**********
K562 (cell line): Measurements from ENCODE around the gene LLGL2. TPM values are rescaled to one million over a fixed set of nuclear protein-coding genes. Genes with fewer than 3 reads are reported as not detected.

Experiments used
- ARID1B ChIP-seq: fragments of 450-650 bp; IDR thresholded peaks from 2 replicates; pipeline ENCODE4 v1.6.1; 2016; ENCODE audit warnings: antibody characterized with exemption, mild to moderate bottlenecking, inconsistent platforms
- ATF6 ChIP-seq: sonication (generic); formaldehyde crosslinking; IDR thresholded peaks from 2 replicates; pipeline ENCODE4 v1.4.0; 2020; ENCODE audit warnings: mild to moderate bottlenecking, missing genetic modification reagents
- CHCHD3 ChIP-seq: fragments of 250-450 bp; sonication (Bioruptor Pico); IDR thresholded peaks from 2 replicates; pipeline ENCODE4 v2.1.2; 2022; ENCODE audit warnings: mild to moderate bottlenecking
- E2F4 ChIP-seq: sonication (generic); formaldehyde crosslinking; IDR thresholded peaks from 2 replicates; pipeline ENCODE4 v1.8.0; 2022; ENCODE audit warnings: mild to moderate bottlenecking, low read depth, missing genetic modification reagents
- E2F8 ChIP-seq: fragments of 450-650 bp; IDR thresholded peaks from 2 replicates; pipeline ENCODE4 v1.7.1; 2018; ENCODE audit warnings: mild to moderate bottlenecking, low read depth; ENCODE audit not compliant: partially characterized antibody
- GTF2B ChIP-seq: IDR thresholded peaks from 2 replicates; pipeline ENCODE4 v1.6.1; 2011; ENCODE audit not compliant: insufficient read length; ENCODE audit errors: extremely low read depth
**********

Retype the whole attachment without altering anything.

K562 (cell line): Measurements from ENCODE around the gene LLGL2. TPM values are rescaled to one million over a fixed set of nuclear protein-coding genes. Genes with fewer than 3 reads are reported as not detected.

Experiments used
- ARID1B ChIP-seq: fragments of 450-650 bp; IDR thresholded peaks from 2 replicates; pipeline ENCODE4 v1.6.1; 2016; ENCODE audit warnings: antibody characterized with exemption, mild to moderate bottlenecking, inconsistent platforms
- ATF6 ChIP-seq: sonication (generic); formaldehyde crosslinking; IDR thresholded peaks from 2 replicates; pipeline ENCODE4 v1.4.0; 2020; ENCODE audit warnings: mild to moderate bottlenecking, missing genetic modification reagents
- CHCHD3 ChIP-seq: fragments of 250-450 bp; sonication (Bioruptor Pico); IDR thresholded peaks from 2 replicates; pipeline ENCODE4 v2.1.2; 2022; ENCODE audit warnings: mild to moderate bottlenecking
- E2F4 ChIP-seq: sonication (generic); formaldehyde crosslinking; IDR thresholded peaks from 2 replicates; pipeline ENCODE4 v1.8.0; 2022; ENCODE audit warnings: mild to moderate bottlenecking, low read depth, missing genetic modification reagents
- E2F8 ChIP-seq: fragments of 450-650 bp; IDR thresholded peaks from 2 replicates; pipeline ENCODE4 v1.7.1; 2018; ENCODE audit warnings: mild to moderate bottlenecking, low read depth; ENCODE audit not compliant: partially characterized antibody
- GTF2B ChIP-seq: IDR thresholded peaks from 2 replicates; pipeline ENCODE4 v1.6.1; 2011; ENCODE audit not compliant: insufficient read length; ENCODE audit errors: extremely low read depth